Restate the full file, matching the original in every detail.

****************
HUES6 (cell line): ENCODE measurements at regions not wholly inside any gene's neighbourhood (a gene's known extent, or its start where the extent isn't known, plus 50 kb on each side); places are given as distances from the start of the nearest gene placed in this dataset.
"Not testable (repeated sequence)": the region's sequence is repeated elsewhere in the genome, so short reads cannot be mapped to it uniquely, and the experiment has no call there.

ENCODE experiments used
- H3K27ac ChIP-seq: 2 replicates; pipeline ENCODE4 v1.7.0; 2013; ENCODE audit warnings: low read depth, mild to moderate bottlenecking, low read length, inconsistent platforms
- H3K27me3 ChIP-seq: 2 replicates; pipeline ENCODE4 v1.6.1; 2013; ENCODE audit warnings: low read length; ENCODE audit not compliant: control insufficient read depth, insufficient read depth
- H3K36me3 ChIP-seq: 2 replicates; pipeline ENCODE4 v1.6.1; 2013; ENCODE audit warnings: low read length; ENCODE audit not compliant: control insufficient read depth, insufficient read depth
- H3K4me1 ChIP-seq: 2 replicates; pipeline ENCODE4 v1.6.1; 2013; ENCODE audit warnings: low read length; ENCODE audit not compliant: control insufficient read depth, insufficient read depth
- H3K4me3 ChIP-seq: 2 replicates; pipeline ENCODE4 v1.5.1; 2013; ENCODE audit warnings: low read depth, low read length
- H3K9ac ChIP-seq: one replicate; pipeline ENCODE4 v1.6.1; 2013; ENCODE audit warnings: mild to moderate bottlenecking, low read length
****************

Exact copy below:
HUES6 (cell line): ENCODE measurements at regions not wholly inside any gene's neighbourhood (a gene's known extent, or its start where the extent isn't known, plus 50 kb on each side); places are given as distances from the start of the nearest gene placed in this dataset.
"Not testable (repeated sequence)": the region's sequence is repeated elsewhere in the genome, so short reads cannot be mapped to it uniquely, and the experiment has no call there.

ENCODE experiments used
- H3K27ac ChIP-seq: 2 replicates; pipeline ENCODE4 v1.7.0; 2013; ENCODE audit warnings: low read depth, mild to moderate bottlenecking, low read length, inconsistent platforms
- H3K27me3 ChIP-seq: 2 replicates; pipeline ENCODE4 v1.6.1; 2013; ENCODE audit warnings: low read length; ENCODE audit not compliant: control insufficient read depth, insufficient read depth
- H3K36me3 ChIP-seq: 2 replicates; pipeline ENCODE4 v1.6.1; 2013; ENCODE audit warnings: low read length; ENCODE audit not compliant: control insufficient read depth, insufficient read depth
- H3K4me1 ChIP-seq: 2 replicates; pipeline ENCODE4 v1.6.1; 2013; ENCODE audit warnings: low read length; ENCODE audit not compliant: control insufficient read depth, insufficient read depth
- H3K4me3 ChIP-seq: 2 replicates; pipeline ENCODE4 v1.5.1; 2013; ENCODE audit warnings: low read depth, low read length
- H3K9ac ChIP-seq: one replicate; pipeline ENCODE4 v1.6.1; 2013; ENCODE audit warnings: mild to moderate bottlenecking, low read length